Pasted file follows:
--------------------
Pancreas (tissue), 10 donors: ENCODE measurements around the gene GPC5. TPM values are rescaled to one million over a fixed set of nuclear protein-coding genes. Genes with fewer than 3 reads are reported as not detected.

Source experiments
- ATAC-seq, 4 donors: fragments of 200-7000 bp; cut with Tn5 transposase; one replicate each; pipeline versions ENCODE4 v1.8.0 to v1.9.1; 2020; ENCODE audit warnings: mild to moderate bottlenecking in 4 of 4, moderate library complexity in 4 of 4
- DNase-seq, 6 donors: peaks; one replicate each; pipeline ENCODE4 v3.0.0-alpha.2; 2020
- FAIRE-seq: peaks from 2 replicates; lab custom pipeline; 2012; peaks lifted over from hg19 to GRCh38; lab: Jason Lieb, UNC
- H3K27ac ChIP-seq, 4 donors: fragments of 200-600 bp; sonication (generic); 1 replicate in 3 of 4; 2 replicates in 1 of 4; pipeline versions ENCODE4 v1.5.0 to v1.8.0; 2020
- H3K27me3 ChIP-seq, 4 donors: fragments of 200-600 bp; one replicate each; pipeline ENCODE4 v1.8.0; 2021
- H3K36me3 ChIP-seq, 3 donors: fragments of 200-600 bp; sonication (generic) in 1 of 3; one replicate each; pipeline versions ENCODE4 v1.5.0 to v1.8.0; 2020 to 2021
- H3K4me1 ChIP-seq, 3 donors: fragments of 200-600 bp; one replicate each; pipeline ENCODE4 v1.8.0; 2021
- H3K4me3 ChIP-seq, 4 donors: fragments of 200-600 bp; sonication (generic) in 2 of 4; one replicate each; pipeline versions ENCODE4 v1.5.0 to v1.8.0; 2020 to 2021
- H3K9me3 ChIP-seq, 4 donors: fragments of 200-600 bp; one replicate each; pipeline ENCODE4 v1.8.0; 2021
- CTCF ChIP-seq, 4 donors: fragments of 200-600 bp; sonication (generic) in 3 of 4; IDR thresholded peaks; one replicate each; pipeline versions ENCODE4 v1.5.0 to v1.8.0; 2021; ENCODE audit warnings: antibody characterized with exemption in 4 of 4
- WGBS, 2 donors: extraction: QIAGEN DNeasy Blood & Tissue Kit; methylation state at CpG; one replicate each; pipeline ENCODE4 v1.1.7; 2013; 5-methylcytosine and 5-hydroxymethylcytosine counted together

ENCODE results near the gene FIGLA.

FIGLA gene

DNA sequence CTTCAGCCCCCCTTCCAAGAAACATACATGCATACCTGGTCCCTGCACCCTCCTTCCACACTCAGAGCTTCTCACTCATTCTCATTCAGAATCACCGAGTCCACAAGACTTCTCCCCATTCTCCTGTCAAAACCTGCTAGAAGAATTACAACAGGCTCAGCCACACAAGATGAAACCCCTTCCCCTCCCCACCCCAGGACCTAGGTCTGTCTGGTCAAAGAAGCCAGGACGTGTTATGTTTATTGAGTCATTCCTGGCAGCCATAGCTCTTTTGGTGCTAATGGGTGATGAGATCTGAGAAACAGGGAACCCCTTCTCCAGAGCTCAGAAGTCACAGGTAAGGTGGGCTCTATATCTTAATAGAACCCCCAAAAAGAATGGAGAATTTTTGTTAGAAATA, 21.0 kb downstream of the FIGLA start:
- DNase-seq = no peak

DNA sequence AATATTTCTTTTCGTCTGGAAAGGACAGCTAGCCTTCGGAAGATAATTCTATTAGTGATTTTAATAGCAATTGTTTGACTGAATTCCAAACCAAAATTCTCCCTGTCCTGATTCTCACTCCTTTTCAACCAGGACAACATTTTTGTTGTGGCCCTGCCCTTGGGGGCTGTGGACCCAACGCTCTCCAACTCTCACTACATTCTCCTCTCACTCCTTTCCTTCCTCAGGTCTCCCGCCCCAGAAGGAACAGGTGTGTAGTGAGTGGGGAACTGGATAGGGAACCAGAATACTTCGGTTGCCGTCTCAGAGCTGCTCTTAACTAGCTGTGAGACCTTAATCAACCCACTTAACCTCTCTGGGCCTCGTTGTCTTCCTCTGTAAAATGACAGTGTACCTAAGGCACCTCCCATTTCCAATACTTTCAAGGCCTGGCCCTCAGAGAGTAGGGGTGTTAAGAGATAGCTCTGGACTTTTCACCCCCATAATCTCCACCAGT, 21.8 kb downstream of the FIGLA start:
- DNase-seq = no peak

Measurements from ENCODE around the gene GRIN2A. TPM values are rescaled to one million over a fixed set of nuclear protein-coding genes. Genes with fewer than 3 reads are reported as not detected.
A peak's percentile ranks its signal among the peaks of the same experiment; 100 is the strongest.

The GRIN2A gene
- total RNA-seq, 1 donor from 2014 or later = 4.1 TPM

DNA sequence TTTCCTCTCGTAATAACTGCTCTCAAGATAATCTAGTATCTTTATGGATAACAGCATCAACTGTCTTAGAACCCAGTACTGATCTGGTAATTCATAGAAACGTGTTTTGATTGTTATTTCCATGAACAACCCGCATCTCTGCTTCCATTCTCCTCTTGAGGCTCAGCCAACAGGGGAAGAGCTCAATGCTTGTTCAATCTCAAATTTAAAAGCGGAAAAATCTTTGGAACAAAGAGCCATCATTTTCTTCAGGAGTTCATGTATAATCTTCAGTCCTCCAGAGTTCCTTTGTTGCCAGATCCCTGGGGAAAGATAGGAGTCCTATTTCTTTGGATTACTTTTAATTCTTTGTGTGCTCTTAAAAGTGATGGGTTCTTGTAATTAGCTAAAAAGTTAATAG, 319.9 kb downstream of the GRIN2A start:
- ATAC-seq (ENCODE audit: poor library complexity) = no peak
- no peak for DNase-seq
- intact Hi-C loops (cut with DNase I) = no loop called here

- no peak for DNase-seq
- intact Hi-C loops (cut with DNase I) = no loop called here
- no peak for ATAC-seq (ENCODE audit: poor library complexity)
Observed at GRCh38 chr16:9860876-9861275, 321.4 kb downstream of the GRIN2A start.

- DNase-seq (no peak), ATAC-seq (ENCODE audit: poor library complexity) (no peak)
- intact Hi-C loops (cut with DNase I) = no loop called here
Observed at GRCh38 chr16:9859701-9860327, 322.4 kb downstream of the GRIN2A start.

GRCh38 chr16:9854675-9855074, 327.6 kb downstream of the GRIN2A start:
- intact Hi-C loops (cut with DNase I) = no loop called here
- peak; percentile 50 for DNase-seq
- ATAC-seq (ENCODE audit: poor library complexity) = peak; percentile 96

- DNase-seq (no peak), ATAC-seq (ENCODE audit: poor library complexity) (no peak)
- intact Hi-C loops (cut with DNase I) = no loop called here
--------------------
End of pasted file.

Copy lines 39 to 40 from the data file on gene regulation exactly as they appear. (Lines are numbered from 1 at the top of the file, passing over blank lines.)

- DNase-seq (no peak), ATAC-seq (ENCODE audit: poor library complexity) (no peak)
- intact Hi-C loops (cut with DNase I) = no loop called here